Quantum cryptography emerged in the realm of basic science, but in a few decades has produced a whole new technology that is now commercially available and tipped as a rising market. When Bennett, at IBM Research for over forty years, and Brassard, Canada Research Chair in Quantum Information Science at the University of Montreal, began working together in 1979, there was not the least hint of this future scenario. Quantum physics and computer science were separate, even distant fields, and any work on the linkages between them was confined to the fringes of established research. Yet by 1984, Bennett and Brassard had come up with an intriguing result: a cryptographic system which, as the committee describes it, "allows encoding and transmitting messages using the laws of quantum physics in a way that makes them unreadable to eavesdroppers, even if they had quantum computational resources."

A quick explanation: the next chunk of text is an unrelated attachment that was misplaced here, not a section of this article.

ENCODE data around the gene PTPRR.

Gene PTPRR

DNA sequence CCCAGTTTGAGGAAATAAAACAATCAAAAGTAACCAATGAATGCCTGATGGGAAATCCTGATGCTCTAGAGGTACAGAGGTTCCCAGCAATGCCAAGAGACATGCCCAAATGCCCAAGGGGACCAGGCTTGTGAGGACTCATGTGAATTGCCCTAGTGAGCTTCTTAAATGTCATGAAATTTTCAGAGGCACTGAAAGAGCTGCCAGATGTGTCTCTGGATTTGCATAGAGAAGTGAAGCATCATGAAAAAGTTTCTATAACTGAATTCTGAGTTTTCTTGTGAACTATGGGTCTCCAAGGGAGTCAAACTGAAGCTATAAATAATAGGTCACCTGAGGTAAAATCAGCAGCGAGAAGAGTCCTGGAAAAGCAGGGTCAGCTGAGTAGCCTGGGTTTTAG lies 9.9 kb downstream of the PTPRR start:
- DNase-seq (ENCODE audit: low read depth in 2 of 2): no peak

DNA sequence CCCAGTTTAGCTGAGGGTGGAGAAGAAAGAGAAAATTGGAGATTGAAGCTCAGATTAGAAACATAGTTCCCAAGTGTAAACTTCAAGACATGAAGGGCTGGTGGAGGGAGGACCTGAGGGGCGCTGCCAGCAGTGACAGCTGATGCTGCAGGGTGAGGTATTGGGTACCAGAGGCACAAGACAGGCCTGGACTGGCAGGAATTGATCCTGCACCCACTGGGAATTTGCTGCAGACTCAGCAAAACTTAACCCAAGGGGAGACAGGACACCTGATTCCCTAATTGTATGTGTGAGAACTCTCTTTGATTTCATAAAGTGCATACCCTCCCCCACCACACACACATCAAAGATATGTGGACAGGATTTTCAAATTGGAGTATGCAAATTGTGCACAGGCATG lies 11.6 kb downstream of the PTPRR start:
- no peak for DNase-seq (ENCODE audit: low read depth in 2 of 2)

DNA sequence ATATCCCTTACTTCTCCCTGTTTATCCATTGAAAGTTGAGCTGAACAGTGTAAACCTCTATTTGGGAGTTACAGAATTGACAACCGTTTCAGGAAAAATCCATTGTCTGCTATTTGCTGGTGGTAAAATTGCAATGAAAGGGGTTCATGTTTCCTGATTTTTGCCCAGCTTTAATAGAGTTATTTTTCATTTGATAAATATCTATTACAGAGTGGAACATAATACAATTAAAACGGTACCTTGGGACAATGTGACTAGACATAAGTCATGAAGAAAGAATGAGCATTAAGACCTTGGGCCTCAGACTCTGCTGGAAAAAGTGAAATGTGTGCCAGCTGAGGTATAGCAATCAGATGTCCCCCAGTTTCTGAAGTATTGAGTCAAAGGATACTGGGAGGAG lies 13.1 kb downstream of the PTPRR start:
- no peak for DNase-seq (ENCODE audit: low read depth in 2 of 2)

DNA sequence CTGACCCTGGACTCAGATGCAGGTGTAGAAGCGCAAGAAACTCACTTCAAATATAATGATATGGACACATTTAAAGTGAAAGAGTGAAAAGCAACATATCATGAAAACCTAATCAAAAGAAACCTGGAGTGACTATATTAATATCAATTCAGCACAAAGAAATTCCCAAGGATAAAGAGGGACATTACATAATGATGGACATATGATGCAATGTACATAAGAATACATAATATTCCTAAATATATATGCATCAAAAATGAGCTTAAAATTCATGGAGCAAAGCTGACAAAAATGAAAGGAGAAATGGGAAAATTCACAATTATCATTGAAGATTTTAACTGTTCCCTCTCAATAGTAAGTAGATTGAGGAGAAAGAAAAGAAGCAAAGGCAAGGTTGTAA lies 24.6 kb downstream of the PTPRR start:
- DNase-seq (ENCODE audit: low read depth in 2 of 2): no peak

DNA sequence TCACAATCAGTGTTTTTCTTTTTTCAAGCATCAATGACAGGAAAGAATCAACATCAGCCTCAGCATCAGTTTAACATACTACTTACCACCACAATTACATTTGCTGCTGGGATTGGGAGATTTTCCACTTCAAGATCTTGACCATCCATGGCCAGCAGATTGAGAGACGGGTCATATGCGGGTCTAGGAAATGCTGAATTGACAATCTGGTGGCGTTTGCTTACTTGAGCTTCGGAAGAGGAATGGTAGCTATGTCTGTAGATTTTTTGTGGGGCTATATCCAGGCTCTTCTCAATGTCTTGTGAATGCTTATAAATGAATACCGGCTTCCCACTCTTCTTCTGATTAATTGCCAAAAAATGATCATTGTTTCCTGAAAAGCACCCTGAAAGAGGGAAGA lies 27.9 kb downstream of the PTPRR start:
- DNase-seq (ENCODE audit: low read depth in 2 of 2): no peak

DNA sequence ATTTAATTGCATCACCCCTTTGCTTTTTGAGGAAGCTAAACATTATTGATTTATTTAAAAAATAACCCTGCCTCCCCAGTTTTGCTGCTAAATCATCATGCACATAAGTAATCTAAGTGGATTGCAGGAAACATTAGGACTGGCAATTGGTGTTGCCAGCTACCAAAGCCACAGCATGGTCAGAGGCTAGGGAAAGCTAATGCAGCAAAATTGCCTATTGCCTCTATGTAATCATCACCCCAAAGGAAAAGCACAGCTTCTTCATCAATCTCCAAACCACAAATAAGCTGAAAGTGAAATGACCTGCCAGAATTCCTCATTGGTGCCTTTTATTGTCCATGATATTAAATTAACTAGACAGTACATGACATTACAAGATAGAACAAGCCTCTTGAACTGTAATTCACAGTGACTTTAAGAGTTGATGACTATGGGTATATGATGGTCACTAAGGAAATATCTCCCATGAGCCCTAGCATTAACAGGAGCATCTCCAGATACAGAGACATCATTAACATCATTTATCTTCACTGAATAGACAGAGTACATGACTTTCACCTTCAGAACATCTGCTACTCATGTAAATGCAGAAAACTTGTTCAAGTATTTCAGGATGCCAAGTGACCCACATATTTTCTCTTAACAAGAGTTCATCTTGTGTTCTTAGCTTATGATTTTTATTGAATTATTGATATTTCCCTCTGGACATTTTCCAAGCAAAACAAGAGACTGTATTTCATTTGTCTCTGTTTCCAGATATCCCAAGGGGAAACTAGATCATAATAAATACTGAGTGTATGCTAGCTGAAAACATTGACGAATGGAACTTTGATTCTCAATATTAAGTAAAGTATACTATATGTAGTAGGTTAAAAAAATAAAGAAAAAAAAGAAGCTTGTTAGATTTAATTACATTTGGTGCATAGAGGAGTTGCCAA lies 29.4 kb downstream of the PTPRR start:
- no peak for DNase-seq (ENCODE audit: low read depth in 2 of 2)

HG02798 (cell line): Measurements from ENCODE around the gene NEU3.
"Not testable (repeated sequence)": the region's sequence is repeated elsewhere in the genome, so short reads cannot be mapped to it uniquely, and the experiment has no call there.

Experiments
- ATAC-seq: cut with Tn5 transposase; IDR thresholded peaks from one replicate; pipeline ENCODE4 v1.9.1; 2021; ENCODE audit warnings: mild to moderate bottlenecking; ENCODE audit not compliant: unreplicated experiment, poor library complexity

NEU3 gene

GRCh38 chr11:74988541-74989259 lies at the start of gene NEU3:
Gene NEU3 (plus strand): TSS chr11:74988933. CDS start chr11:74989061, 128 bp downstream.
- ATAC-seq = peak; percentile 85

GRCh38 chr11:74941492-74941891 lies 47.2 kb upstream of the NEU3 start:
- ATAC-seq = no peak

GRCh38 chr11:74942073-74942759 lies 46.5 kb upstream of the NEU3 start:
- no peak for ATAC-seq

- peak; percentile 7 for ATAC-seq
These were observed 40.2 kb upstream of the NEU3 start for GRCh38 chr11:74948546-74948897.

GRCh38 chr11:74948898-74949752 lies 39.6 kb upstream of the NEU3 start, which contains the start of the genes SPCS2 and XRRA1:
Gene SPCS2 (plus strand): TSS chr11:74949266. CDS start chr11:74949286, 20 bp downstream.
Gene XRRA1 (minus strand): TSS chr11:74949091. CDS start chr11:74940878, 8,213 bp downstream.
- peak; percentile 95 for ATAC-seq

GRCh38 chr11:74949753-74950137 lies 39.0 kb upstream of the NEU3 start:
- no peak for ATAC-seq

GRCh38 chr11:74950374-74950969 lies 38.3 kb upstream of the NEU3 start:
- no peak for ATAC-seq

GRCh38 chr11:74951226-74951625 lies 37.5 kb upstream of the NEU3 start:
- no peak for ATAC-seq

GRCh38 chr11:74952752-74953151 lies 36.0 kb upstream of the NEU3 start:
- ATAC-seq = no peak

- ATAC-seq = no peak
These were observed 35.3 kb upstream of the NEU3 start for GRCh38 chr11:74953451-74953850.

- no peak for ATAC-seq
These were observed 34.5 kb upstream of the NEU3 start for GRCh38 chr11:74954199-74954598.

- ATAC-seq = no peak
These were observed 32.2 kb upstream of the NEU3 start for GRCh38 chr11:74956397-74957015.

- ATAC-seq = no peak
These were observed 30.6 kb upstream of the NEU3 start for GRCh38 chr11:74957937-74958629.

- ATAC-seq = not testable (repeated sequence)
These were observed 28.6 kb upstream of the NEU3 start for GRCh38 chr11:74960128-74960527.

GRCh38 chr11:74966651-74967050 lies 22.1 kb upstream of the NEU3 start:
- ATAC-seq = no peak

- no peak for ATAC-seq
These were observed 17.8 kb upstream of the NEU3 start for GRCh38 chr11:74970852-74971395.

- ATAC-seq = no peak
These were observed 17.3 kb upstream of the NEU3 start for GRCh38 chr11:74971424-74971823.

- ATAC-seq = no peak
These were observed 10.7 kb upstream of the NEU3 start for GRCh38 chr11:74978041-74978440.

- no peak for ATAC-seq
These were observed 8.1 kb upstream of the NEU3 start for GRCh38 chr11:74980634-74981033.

To create quantum cryptography, Bennett and Brassard made use of one of those strange phenomena of the quantum world: superposition, which, in simplified terms, makes it possible for a single particle to be in two or more places at once. Quantum theory holds that this dual state is lost as soon as somebody observes the particle, which will then appear in one position or the other. And if the same particle was in the midst of being transmitted, any attempted hack would collapse the superposition, alerting the interlocutors that same instant.
Bennett and Brassard's protocol, known as BB84 after its inventors and year of publication, is today generally acknowledged as the first practical application of the science of quantum information.